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Is a $n \times n$ matrix always surjective? If it is, how can I prove it using the rank-nullity theorem?

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    $\begingroup$ Small language point for the future. Matrices are not surjective The linear functions they determine may be. $\endgroup$ – Ethan Bolker Nov 24 '18 at 23:15
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No it's not. To see this consider the zero matrix as a map from $\mathbb{R}^n\rightarrow \mathbb{R}^n$ which is clearly not surjective.

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Recall that surjective means that for any $b\in \mathbb{R^n}$ the system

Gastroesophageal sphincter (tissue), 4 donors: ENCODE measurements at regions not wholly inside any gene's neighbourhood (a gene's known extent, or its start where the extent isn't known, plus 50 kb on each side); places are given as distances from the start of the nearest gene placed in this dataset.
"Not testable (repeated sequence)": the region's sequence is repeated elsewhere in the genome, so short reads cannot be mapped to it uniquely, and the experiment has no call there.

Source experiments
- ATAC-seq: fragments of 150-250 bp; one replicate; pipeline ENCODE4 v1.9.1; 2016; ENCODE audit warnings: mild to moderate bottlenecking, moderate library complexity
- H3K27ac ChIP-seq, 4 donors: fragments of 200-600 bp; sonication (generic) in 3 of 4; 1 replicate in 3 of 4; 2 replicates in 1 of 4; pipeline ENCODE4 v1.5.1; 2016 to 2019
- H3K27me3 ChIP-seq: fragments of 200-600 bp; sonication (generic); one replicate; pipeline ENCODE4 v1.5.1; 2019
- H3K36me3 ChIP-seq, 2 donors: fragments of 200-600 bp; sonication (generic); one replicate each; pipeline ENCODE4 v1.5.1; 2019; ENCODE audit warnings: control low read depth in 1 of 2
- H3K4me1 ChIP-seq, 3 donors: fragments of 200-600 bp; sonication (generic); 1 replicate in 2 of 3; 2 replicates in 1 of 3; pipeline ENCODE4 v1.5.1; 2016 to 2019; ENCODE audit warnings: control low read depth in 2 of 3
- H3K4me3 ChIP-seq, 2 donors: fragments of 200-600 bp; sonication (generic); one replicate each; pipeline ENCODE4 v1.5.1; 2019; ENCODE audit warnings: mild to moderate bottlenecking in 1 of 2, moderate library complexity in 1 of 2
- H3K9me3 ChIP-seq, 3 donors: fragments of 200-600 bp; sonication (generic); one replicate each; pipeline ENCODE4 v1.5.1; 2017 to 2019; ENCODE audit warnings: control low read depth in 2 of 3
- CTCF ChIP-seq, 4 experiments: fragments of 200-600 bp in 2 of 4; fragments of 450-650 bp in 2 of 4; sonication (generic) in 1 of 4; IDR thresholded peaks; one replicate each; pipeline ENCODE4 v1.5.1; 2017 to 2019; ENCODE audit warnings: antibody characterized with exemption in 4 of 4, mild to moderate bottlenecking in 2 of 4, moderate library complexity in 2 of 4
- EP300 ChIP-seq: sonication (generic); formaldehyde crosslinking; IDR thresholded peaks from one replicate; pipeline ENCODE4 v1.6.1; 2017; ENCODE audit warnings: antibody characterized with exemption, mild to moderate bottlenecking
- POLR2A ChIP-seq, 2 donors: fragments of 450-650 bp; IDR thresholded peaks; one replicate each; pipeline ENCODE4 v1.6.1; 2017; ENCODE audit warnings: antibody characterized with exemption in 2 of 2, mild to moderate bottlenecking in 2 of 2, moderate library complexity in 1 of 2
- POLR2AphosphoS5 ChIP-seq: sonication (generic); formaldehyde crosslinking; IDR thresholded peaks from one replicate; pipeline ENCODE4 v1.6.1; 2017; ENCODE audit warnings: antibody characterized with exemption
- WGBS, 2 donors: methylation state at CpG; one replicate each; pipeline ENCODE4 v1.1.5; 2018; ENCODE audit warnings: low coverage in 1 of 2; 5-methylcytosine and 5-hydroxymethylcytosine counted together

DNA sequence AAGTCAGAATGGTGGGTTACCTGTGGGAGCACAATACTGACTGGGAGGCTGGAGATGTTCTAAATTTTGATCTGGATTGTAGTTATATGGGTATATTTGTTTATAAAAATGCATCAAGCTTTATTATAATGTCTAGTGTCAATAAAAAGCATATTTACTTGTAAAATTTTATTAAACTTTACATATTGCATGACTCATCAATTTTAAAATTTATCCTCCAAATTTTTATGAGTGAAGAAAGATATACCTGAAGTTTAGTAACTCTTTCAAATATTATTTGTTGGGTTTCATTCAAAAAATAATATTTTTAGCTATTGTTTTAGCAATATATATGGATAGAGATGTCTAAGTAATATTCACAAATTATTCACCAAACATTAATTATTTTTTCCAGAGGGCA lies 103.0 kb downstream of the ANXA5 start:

$$Ax=b$$

has solution, that is true if and only if $\dim(Im(A))=n$ that if and only if $A$ is full rank.

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Maybe your getting confused because there is a fact that says that a $n\times n$ matrix which has null kernel is always surjective. This is a classical applications of rank-nullity theorem because $$n=\dim Ker (A) + \dim Im (A)$$ and its clear that $\dim Ker(A)=0 \implies \dim Im(A)=n$ which in this case means that $A$ is surjective.

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